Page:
Is Chickenpox a Virus or Bacteria – Chickenpox is one of the most common childhood diseases. Caused by viruses, it can be highly contagious to those who have never been affected by it before or to those who have not received the vaccine.
Chickenpox is characterized primarily by the appearance of red blisters on the skin, scattered throughout the body, which causes itching and other symptoms.
Children are more likely to have chicken pox, especially before age 10. The disease is usually mild, although serious complications may occur in some cases. Usually, adults and older children become more seriously ill than younger children.
The children of mothers who had chicken pox or children who received the vaccine are less likely to get the disease before the first year of life. If the disease occurs in the first year of life, it is usually mild. This is due to the antibodies present in the mother’s blood that protect the babies. Children less than 1-year old whose mothers did not have chickenpox or who were vaccinated may have a more severe version of the disease.
Being exposed to the virus through contagion with infected people is the main risk factor for chicken pox, especially if the person has never contracted the disease and never been vaccinated.
Once you have had chickenpox, the disease will have a small chance of recurring in your body. The same happens in the case of the vaccine: once vaccinated, very small will be the chance to contract the disease.
Is Chickenpox a Virus or Bacteria?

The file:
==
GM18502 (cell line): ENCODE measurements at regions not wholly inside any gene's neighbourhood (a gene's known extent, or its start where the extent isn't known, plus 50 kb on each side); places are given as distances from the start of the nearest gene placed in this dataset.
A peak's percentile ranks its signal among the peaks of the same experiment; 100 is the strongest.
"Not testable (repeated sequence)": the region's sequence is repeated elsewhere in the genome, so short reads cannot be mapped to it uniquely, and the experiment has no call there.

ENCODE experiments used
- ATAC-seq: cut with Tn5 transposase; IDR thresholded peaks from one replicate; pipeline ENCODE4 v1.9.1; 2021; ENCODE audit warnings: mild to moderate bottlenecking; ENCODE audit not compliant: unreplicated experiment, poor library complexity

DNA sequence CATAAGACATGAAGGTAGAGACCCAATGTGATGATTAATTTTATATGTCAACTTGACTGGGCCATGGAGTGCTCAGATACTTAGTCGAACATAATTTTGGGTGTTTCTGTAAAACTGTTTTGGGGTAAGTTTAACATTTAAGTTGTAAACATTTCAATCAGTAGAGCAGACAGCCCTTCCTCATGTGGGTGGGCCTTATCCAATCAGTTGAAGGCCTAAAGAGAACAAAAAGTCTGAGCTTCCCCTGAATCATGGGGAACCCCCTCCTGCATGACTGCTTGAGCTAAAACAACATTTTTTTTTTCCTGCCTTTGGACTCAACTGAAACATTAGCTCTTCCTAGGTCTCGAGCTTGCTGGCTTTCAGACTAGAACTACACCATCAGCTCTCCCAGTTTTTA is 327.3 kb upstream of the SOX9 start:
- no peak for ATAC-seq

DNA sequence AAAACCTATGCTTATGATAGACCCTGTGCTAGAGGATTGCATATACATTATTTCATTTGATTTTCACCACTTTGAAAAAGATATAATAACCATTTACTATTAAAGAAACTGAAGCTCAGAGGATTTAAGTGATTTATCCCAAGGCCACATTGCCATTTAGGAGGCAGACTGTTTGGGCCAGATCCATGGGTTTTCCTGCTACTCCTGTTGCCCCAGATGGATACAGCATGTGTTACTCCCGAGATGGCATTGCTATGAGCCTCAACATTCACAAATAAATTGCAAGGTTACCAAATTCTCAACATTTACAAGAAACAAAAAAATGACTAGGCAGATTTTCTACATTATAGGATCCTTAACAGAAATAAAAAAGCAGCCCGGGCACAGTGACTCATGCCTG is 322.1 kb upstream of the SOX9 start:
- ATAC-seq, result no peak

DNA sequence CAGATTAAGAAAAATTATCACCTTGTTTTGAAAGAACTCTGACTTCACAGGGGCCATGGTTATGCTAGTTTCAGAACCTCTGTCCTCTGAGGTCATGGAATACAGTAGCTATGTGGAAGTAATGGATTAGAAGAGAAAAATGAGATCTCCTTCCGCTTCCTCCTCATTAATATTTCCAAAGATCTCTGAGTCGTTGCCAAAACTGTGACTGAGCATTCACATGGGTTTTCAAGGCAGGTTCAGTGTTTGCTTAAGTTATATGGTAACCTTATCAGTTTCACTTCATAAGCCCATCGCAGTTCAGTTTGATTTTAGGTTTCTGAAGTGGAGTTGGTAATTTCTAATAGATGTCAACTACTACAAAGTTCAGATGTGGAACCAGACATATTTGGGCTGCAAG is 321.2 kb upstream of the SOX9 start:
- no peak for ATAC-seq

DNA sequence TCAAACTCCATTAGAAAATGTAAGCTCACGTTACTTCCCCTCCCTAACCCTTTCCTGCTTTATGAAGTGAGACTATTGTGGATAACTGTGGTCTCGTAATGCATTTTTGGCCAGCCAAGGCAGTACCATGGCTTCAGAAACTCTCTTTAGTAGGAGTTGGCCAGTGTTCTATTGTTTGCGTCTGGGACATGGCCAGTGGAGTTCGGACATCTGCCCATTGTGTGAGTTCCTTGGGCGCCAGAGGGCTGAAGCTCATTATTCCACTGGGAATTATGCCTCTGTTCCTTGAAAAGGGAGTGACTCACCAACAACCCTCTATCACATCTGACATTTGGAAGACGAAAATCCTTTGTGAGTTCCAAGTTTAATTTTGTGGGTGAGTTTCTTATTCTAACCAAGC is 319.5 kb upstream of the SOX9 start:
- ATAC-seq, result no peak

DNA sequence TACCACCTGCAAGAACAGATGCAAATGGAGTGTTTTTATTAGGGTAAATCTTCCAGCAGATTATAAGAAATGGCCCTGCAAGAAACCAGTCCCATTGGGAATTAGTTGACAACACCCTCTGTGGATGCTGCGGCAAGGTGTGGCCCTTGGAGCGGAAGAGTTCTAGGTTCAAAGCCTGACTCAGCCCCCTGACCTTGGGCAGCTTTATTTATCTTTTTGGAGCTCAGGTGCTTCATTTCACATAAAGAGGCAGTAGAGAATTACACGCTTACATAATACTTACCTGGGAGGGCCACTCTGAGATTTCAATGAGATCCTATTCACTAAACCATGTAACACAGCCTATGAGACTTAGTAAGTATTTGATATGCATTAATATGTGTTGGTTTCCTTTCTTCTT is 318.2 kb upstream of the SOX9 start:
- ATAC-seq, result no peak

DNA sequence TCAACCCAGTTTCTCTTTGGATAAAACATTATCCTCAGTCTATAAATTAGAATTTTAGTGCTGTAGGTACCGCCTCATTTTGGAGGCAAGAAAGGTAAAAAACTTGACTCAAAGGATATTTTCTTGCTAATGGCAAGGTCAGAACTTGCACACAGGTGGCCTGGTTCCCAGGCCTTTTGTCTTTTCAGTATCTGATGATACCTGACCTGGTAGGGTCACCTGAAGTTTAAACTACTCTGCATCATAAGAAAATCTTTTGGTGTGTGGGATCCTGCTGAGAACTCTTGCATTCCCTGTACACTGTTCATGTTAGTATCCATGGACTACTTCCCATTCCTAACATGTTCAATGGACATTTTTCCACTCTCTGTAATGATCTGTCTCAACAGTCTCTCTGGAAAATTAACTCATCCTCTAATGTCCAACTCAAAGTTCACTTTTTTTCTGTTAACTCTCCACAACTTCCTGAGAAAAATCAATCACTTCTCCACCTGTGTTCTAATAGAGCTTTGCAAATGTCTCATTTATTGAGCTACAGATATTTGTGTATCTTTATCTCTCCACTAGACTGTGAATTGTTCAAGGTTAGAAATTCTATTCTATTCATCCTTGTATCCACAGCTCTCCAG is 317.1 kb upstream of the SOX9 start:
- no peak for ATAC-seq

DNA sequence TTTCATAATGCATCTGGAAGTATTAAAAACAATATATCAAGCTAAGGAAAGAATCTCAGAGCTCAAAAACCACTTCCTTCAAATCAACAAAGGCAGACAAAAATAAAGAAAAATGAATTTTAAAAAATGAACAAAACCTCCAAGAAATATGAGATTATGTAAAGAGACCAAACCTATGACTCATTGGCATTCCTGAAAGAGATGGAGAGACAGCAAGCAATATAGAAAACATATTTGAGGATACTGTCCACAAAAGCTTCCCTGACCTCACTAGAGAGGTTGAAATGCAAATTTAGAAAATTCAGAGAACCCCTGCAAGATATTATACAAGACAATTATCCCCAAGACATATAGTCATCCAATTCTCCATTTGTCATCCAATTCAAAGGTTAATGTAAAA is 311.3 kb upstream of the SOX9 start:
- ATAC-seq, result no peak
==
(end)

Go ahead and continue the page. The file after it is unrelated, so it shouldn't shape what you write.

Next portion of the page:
Chickenpox is caused by the varicella-zoster virus, a member of the herpes virus family, which is also responsible for shingles (shingles) known as shingles in adults.
Chickenpox is easily transmitted to other people. Contamination occurs through contact with the bubble fluid or through coughing or sneezing. Even those who are infected and do not have the symptoms of the disease can transmit it.
When someone is infected, the chicken pox takes 10 to 21 days to manifest. People can transmit the virus from a day or two before the disease erupts in the body. They remain contagious while the crusty blisters are present.
The diagnosis of chickenpox is usually made only by physical examination. A simple analysis of the medical history and observation of the symptoms, especially if there are occurrences of eruptions in the skin, it is enough for the doctor to correctly perform the diagnosis.
If in doubt, blood tests and tests involving skin collection or secretion may be performed on the blisters themselves.